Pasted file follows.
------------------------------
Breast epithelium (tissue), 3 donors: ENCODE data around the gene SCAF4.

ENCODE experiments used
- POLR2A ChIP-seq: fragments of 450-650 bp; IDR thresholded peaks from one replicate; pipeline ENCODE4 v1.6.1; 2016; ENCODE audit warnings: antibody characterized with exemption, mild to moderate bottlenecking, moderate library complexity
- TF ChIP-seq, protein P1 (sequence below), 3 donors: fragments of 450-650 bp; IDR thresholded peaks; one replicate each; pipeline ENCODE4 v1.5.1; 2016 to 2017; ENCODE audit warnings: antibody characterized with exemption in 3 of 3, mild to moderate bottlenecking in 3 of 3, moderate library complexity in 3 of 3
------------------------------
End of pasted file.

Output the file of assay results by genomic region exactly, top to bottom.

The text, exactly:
Breast epithelium (tissue), 3 donors: ENCODE data around the gene SCAF4.

ENCODE experiments used
- POLR2A ChIP-seq: fragments of 450-650 bp; IDR thresholded peaks from one replicate; pipeline ENCODE4 v1.6.1; 2016; ENCODE audit warnings: antibody characterized with exemption, mild to moderate bottlenecking, moderate library complexity
- TF ChIP-seq, protein P1 (sequence below), 3 donors: fragments of 450-650 bp; IDR thresholded peaks; one replicate each; pipeline ENCODE4 v1.5.1; 2016 to 2017; ENCODE audit warnings: antibody characterized with exemption in 3 of 3, mild to moderate bottlenecking in 3 of 3, moderate library complexity in 3 of 3